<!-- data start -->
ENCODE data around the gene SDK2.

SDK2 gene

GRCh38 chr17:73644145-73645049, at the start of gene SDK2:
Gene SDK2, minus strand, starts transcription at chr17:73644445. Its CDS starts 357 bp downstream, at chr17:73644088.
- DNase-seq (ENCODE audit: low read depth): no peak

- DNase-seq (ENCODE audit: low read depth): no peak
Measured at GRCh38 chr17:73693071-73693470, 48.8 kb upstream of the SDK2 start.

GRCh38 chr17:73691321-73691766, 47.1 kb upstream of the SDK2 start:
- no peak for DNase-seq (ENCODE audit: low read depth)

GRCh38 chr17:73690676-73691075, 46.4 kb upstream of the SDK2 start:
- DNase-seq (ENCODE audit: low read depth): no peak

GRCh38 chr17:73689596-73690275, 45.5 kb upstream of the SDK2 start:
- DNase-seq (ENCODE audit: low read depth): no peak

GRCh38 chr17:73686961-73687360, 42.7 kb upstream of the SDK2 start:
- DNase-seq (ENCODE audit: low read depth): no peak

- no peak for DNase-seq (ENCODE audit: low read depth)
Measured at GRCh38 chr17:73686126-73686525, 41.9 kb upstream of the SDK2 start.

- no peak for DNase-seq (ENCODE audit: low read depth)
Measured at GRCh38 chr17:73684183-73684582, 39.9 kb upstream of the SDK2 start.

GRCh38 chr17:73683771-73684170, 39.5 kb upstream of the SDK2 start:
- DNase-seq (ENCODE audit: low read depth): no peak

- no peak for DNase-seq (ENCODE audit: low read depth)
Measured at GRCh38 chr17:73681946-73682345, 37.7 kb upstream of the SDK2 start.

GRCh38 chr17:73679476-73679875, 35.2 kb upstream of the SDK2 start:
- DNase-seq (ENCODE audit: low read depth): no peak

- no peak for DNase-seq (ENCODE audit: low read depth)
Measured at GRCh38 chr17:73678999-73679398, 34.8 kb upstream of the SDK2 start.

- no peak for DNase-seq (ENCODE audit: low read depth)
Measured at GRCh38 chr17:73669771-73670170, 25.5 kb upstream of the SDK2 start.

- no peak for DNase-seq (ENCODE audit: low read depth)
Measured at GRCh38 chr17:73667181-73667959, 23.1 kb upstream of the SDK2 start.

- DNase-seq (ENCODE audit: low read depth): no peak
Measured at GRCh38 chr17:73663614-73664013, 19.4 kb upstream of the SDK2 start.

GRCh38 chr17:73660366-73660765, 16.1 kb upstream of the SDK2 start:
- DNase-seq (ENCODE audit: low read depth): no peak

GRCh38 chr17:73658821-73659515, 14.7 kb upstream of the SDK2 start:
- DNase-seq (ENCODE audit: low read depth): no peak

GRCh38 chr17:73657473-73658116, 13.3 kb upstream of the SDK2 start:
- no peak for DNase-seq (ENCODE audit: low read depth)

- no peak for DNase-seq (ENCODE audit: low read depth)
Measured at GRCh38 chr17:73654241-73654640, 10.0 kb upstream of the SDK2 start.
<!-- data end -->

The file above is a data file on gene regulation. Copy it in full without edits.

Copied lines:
ENCODE data around the gene SDK2.

SDK2 gene

GRCh38 chr17:73644145-73645049, at the start of gene SDK2:
Gene SDK2, minus strand, starts transcription at chr17:73644445. Its CDS starts 357 bp downstream, at chr17:73644088.
- DNase-seq (ENCODE audit: low read depth): no peak

- DNase-seq (ENCODE audit: low read depth): no peak
Measured at GRCh38 chr17:73693071-73693470, 48.8 kb upstream of the SDK2 start.

GRCh38 chr17:73691321-73691766, 47.1 kb upstream of the SDK2 start:
- no peak for DNase-seq (ENCODE audit: low read depth)

GRCh38 chr17:73690676-73691075, 46.4 kb upstream of the SDK2 start:
- DNase-seq (ENCODE audit: low read depth): no peak

GRCh38 chr17:73689596-73690275, 45.5 kb upstream of the SDK2 start:
- DNase-seq (ENCODE audit: low read depth): no peak

GRCh38 chr17:73686961-73687360, 42.7 kb upstream of the SDK2 start:
- DNase-seq (ENCODE audit: low read depth): no peak

- no peak for DNase-seq (ENCODE audit: low read depth)
Measured at GRCh38 chr17:73686126-73686525, 41.9 kb upstream of the SDK2 start.

- no peak for DNase-seq (ENCODE audit: low read depth)
Measured at GRCh38 chr17:73684183-73684582, 39.9 kb upstream of the SDK2 start.

GRCh38 chr17:73683771-73684170, 39.5 kb upstream of the SDK2 start:
- DNase-seq (ENCODE audit: low read depth): no peak

- no peak for DNase-seq (ENCODE audit: low read depth)
Measured at GRCh38 chr17:73681946-73682345, 37.7 kb upstream of the SDK2 start.

GRCh38 chr17:73679476-73679875, 35.2 kb upstream of the SDK2 start:
- DNase-seq (ENCODE audit: low read depth): no peak

- no peak for DNase-seq (ENCODE audit: low read depth)
Measured at GRCh38 chr17:73678999-73679398, 34.8 kb upstream of the SDK2 start.

- no peak for DNase-seq (ENCODE audit: low read depth)
Measured at GRCh38 chr17:73669771-73670170, 25.5 kb upstream of the SDK2 start.

- no peak for DNase-seq (ENCODE audit: low read depth)
Measured at GRCh38 chr17:73667181-73667959, 23.1 kb upstream of the SDK2 start.

- DNase-seq (ENCODE audit: low read depth): no peak
Measured at GRCh38 chr17:73663614-73664013, 19.4 kb upstream of the SDK2 start.

GRCh38 chr17:73660366-73660765, 16.1 kb upstream of the SDK2 start:
- DNase-seq (ENCODE audit: low read depth): no peak

GRCh38 chr17:73658821-73659515, 14.7 kb upstream of the SDK2 start:
- DNase-seq (ENCODE audit: low read depth): no peak

GRCh38 chr17:73657473-73658116, 13.3 kb upstream of the SDK2 start:
- no peak for DNase-seq (ENCODE audit: low read depth)

- no peak for DNase-seq (ENCODE audit: low read depth)
Measured at GRCh38 chr17:73654241-73654640, 10.0 kb upstream of the SDK2 start.